Extreme Healthy Eating

A fixation on “healthy” eating can lead to an unhealthy set of problems, especially when people eliminate many products and foods from a normal diet. Orthorexia nervosa, a term coined by Colorado physician Steven Bratman, defines this subset of people who are obsessed with eating healthy.

A 2008 study published in the Turkish Journal of Psychiatry, for example, reported a strong correlation between those who exhibit obsessive-compulsive tendencies and orthorexia, and found that women were more prone to developing the disorder.

The main categories for eating disorders are anorexia nervosa, where a patient severely limits eating and weight, bulimia nervosa, characterized by binging and purging episodes, and eating disorder not otherwise specified. Orthorexia would fall under the third category, but many experts believe that many of its symptoms may align it with anorexia.

“Foods get categorized in both disorders as good or bad. So with orthorexia, food makes you healthy or not. With anorexia, it makes you fat or not. But either way they get the good-bad categories and the ‘bad’ gets cut out,” says Ellen Astrachan-Fletcher, a clinical psychologist and director of the eating disorders clinic at the University of Illinois at Chicago.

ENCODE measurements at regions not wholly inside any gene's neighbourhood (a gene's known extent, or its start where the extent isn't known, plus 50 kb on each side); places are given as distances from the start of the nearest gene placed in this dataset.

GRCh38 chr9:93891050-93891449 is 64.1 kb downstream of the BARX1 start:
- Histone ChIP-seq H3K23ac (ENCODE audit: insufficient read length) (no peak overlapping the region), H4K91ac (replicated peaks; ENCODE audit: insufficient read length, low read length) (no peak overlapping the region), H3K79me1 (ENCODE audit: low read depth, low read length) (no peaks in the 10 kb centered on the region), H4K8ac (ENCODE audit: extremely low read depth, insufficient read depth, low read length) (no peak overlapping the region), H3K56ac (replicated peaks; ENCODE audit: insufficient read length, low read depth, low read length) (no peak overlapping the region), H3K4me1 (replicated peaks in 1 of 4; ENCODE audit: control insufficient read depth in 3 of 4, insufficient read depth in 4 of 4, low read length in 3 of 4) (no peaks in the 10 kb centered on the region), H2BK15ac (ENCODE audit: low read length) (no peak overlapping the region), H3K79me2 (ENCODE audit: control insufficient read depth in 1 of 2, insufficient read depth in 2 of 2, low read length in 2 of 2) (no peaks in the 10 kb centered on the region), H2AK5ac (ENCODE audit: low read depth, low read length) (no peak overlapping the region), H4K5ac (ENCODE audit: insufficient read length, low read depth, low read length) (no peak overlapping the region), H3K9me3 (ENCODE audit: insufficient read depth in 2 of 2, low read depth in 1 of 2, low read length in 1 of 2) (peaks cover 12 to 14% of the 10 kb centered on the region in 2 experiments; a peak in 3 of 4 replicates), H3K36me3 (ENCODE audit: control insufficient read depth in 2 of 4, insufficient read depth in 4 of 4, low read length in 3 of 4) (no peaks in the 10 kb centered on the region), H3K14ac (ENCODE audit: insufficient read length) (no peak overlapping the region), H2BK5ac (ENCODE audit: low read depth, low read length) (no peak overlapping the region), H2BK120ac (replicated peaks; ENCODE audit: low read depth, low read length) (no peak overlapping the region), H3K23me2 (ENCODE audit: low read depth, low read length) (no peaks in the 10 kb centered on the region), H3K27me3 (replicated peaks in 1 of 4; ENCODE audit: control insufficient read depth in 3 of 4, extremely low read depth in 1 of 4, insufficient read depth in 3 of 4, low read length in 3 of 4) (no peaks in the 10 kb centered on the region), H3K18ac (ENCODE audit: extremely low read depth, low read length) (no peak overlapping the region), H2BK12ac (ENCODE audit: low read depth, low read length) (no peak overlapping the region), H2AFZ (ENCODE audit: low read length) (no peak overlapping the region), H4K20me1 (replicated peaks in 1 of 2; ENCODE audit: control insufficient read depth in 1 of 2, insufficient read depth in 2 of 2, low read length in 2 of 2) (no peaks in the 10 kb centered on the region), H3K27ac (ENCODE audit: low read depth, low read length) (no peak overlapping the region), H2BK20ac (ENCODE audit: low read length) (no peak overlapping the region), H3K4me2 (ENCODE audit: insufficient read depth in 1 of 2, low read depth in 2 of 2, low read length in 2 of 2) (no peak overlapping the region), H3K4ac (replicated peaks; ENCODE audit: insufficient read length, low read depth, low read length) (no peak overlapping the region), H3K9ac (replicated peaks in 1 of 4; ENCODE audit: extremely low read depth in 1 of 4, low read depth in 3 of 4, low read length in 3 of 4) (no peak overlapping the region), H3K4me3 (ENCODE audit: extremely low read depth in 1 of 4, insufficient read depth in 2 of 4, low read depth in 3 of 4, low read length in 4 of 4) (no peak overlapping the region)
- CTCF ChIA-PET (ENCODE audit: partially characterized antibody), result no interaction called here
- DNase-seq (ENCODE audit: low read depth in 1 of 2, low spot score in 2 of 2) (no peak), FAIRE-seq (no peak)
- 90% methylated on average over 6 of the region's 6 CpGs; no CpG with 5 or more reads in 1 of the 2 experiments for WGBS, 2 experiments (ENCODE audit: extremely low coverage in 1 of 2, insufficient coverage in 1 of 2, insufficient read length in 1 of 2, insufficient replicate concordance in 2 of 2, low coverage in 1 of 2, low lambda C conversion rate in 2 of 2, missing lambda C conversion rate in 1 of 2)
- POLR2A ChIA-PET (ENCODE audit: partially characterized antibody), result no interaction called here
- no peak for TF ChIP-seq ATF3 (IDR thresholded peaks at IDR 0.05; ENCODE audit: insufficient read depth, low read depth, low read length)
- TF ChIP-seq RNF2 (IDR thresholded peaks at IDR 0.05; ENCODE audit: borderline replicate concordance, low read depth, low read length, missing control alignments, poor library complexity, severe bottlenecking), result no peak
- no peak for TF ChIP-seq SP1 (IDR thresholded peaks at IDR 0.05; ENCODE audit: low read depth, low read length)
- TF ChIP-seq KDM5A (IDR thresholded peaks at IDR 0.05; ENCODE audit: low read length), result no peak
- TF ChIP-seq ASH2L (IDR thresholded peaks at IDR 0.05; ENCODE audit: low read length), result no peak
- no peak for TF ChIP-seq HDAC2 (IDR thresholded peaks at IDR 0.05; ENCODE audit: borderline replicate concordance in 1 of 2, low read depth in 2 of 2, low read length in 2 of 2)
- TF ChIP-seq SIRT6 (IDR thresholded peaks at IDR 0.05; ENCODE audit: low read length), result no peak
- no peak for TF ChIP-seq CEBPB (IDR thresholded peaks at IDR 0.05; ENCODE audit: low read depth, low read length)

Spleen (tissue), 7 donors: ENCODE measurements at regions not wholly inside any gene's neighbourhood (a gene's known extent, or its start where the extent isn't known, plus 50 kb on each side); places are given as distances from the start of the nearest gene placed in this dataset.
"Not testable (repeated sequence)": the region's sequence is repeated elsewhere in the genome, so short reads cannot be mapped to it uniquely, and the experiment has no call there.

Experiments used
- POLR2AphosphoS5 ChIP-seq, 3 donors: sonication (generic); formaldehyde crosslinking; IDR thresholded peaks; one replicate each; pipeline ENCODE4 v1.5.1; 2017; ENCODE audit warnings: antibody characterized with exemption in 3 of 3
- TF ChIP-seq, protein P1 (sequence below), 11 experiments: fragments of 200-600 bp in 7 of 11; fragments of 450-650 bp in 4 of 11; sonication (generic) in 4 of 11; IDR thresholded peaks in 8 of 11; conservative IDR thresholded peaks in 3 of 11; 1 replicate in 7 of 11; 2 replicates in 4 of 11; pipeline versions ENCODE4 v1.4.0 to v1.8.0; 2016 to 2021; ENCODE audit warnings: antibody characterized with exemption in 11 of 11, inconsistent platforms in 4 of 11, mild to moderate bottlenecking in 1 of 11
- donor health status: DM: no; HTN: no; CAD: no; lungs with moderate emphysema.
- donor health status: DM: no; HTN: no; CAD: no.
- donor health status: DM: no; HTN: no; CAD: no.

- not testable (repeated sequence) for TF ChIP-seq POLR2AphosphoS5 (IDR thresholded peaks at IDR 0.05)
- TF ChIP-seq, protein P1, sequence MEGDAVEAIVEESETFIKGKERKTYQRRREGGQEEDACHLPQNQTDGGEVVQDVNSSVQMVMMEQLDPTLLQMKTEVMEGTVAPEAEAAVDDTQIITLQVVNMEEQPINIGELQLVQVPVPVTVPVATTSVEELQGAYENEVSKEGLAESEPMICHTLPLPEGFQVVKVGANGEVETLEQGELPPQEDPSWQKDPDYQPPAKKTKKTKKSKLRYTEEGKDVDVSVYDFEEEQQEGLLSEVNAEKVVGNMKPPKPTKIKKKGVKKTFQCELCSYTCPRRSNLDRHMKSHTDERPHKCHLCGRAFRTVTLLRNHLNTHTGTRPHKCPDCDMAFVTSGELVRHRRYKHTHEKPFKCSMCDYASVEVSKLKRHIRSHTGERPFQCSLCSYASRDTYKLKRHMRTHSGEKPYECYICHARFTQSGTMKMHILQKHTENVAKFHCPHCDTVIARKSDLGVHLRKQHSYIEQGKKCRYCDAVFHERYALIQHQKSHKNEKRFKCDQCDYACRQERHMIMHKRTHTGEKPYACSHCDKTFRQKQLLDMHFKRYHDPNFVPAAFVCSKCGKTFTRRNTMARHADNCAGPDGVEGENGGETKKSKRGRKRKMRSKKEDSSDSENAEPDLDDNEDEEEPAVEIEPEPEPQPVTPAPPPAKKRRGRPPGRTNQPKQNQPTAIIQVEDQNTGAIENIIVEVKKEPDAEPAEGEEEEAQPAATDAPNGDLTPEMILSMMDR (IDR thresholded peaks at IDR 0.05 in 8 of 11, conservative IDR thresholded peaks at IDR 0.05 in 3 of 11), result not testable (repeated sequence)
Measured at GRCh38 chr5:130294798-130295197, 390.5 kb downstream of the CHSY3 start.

She explained that many orthorexics might initially start eliminating some foods because they believe their health will improve in the process. While anorexics are afraid of getting fat, orthorexics care less about their weight and more about their perception of health, said Astrachan-Fletcher.

Restricting and eliminating certain foods from the diet can be done in a healthy way, said Kelly Devine, a Chicago-based nutritionist and founder of Devine Nutrition in Chicago. For example, vegans, who eliminate all animal products from the diet including honey, and even raw foodists, who stick to a mostly raw diet and don’t heat foods above 116 degrees, can be healthy. The gold standard for determining healthy diets can be evaluated using lab tests, such as checking for blood sugar levels, said Devine.

Treatment options remain similar for orthorexia and other eating disorders and, as such, orthorexia doesn’t merit a separate category, said Astrachan-Fletcher.  Also, there’s a high-level of crossover when it comes to eating disorders – a bulimic can become anorexic, or vice versa. And during the course of treatment, both anorexics and bulimics move through variations of eating disorders.

Orthorexia should be treated as anorexia, said Astrachan-Fletcher. According to the National Institutes of Health (NIH), the treatment for anorexia is three-pronged: “restoring the person to a healthy weight, treating the psychological issues related to the eating disorder, [and] reducing or eliminating behaviors or thoughts that lead to disordered eating, and preventing a relapse.”

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